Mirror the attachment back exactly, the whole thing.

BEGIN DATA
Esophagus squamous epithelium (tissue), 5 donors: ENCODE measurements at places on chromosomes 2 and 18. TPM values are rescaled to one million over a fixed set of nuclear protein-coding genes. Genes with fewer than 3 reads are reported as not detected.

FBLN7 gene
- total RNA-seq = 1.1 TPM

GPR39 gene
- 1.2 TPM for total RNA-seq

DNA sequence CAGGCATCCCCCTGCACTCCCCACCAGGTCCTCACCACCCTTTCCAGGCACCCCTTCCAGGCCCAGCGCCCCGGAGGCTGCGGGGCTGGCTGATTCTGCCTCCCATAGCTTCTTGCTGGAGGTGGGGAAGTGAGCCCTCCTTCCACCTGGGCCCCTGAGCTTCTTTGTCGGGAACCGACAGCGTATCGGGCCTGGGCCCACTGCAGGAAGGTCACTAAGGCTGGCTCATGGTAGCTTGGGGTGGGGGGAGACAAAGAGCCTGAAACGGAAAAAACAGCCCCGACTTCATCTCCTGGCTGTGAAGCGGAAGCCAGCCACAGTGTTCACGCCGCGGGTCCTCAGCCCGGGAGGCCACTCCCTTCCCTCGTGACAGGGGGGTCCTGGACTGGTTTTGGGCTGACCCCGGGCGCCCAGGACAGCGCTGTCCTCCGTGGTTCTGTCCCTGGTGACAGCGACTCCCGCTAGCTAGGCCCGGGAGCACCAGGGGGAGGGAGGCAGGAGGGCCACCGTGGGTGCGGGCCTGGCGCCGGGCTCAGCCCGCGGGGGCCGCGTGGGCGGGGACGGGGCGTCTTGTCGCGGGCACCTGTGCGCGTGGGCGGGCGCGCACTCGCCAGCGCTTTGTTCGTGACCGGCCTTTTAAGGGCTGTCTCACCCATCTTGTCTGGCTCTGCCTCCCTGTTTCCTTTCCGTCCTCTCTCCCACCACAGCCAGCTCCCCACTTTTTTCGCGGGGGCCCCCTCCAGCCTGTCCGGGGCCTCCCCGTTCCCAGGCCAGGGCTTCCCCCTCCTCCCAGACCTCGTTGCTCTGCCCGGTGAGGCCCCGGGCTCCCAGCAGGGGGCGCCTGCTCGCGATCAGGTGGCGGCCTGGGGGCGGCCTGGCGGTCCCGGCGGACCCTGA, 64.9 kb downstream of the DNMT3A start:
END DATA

Esophagus squamous epithelium (tissue), 5 donors: ENCODE measurements at places on chromosomes 2 and 18. TPM values are rescaled to one million over a fixed set of nuclear protein-coding genes. Genes with fewer than 3 reads are reported as not detected.

FBLN7 gene
- total RNA-seq = 1.1 TPM

GPR39 gene
- 1.2 TPM for total RNA-seq

DNA sequence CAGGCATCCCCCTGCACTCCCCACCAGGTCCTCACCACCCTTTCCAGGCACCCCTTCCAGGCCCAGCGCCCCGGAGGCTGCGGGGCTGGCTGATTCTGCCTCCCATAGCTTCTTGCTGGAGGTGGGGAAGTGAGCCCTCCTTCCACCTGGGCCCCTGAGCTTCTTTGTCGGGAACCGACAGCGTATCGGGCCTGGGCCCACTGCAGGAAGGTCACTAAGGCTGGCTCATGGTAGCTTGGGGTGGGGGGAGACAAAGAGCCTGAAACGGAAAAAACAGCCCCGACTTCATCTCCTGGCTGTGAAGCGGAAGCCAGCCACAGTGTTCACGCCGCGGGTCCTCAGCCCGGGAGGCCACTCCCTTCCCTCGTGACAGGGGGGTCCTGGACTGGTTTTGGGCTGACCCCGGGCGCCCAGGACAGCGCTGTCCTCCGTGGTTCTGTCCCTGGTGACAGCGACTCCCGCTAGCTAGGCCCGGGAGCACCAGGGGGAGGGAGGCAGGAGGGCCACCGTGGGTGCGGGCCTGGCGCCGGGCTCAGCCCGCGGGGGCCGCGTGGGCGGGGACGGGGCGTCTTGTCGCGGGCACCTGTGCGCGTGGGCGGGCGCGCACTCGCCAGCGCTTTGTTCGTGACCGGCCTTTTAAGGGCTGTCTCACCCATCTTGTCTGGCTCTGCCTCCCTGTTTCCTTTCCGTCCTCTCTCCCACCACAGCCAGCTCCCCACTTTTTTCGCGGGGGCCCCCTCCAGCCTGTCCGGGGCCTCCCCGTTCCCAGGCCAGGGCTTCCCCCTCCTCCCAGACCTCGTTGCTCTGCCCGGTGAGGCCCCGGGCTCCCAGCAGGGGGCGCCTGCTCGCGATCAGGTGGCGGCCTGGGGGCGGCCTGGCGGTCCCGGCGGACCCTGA, 64.9 kb downstream of the DNMT3A start: